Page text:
Becoming good means he is redeemed. Making up for his sins are a different matter. Forgiving him is also a different matter. Luke forgave his father for all of his crimes because he loved him unconditionally. Whatever the galaxy thought has no bearing on how he lives and dies.
Anakin was capable of committing unforgivable atrocities long before he turned to the dark side and became Vader, the mass murder of Tusken Raiders and the cold blooded murder of an unarmed Dooku (excuse the pun) go completely against the ideals of a Jedi. Arrogant and utterly selfish at every turn after PM, I just never saw the "good man" Ben referred to in the OT.
Anakin should have been kept out on the front. Politics and evil Sith Lords corrupt all.
I agree with Lord Miggler on his points except the 'unforgivable' usage.
Way I see it is that, as Anakin fell to the dark side, he became a slave to it, to Darth Vader. However when he saw his son in pain, he fought against Vadar and became Anakin again.
Anakin didn't kill the younglins, and all the others that was Vader, Vader was never redeemed, Anakin just fought back
So.....was that also 'Vader' who killed Dooku in ROTS?
Dooku's killing is a really ambiguous moment though -- you have Palpatine (the head of state and the Senate, whom the Jedi have sworn loyalty to) commanding on of his soldiers (because there's no doubt that the Jedi are soldiers, given the designation "General") to execute the head of an opposing faction with which the Republic is at war.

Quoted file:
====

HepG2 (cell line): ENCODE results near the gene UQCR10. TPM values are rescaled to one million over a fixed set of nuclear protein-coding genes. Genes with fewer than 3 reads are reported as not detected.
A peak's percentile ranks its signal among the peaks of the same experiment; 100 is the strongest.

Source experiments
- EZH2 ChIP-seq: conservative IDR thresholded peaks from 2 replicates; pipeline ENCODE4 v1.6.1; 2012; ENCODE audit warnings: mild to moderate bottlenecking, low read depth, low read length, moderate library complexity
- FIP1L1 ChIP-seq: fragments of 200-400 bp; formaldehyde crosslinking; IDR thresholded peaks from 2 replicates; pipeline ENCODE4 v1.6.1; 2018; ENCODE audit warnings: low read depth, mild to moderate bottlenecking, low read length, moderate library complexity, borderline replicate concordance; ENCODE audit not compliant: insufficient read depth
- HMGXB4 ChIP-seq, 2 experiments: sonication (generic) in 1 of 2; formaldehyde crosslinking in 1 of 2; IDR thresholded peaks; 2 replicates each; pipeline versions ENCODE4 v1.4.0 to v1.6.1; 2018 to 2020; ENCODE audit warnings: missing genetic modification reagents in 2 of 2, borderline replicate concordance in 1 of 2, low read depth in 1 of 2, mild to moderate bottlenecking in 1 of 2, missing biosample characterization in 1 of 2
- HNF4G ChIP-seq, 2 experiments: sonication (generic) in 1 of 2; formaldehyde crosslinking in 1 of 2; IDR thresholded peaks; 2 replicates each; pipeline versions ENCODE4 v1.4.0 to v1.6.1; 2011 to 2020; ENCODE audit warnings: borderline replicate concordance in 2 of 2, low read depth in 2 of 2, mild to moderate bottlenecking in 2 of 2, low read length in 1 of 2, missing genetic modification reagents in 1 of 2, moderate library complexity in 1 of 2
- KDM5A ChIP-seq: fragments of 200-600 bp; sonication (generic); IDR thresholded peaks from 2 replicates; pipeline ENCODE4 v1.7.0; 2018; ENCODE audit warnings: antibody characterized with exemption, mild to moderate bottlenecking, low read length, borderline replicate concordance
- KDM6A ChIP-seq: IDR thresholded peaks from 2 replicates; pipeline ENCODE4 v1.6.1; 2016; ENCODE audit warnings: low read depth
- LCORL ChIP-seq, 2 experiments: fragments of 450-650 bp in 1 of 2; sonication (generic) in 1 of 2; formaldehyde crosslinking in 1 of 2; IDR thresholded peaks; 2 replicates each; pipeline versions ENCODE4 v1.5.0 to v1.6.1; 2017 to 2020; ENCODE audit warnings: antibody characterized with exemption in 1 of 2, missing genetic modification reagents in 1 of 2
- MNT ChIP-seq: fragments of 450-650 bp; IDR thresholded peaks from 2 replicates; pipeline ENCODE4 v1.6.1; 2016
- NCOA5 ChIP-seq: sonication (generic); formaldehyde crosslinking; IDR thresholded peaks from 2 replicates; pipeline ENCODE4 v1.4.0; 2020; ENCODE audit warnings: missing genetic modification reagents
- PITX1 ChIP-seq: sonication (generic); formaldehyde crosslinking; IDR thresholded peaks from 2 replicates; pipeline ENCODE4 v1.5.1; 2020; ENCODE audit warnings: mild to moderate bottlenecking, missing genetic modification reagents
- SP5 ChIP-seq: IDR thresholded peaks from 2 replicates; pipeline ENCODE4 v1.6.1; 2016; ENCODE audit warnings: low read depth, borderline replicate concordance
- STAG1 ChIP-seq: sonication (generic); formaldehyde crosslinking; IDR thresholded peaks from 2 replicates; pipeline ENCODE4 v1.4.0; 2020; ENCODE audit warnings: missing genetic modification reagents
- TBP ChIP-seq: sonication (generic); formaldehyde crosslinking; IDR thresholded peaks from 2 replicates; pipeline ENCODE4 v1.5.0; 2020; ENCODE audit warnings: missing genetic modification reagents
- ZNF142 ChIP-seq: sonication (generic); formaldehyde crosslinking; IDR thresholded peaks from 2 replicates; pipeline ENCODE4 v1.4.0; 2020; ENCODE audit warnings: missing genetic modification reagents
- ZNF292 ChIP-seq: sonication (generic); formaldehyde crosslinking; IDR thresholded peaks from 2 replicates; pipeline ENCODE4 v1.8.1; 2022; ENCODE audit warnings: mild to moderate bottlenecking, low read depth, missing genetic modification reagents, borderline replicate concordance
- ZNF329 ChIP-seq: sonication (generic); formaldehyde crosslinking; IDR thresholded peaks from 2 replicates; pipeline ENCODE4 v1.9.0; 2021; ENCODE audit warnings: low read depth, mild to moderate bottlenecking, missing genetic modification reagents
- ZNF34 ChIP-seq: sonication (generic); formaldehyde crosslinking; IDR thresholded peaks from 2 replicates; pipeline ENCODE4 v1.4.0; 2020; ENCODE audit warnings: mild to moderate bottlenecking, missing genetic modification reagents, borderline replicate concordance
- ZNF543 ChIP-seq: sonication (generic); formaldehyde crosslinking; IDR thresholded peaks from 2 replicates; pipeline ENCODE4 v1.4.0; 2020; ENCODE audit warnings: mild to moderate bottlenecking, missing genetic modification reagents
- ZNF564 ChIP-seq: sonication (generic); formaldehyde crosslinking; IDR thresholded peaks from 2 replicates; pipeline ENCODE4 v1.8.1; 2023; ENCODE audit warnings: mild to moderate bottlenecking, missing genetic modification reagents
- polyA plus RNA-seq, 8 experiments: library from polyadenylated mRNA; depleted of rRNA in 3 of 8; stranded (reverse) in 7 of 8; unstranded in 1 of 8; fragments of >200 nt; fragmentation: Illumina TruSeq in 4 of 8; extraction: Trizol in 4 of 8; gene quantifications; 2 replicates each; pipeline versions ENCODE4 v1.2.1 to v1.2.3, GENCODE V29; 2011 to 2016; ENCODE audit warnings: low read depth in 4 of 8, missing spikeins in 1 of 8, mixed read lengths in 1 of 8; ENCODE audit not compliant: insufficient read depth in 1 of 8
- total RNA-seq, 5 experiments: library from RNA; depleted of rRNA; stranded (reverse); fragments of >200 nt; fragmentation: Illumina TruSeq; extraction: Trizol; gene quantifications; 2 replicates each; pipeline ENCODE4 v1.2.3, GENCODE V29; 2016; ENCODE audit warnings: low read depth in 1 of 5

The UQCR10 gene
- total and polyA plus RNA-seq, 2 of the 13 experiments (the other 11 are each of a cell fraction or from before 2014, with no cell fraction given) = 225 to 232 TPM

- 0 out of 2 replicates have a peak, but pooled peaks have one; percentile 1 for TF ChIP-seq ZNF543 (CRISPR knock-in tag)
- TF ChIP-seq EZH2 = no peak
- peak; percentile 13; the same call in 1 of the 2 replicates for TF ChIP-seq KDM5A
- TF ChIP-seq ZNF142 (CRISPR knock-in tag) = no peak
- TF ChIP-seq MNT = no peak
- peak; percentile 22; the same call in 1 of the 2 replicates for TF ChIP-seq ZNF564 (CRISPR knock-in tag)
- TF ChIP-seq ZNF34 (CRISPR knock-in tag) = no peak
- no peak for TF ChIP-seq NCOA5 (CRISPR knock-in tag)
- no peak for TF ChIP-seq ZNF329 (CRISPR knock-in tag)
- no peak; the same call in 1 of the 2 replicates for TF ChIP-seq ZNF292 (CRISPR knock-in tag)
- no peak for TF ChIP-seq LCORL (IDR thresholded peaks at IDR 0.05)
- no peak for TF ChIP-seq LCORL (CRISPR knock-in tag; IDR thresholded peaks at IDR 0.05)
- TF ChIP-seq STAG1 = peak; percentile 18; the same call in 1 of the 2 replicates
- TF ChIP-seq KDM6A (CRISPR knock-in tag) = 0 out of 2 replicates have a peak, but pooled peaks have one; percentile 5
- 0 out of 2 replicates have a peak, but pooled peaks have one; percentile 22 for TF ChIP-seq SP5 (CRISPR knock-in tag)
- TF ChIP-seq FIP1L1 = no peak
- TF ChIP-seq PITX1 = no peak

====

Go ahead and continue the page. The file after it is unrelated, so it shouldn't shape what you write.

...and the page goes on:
I mean, I'd argue that killing Dooku was probably less morally ambiguous that, say, the killing of Osama bin Laden. And even in bin Laden's case, the question of morality is more directed towards the government and heads of state rather than the individuals (Seal Team Six) who carried out the order.
It's definitely a controversial action, but I'd be hard-pressed to call it "evil" given the circumstances.
No it's not. It's cold-blooded murder.
Murder's a legal term though. Dooku's death was a killing, but murder would mean it's illegal which I think is super-hazy in this situation. Immoral? Perhaps. But I think the illegality of Anakin's actions would be hard to argue. Even the moral implications -- Dooku not only tried to kill him, but Anakin was on an enemy vessel and had a duty to see Palpatine safely out (which would have been next to impossible to achieve while keeping Dooku contained). Not only that, but Palpatine is also Anakin's head of state.
You are welcome to your perception so am I. I don't justify murder. It's wrong.
A killing can be wrong and not be murder, though. Murder refers to an illegal/unlawful killing. Heck, that's why we don't refer to those who kill in self-defense or soldiers as murderers -- precisely because, although they have killed, it was not done so illegally. But, yes, you're welcome to your perception. Although whether or not something is murder doesn't wholly encapsulate whether something is moral or immoral, hence why opinions are so varied.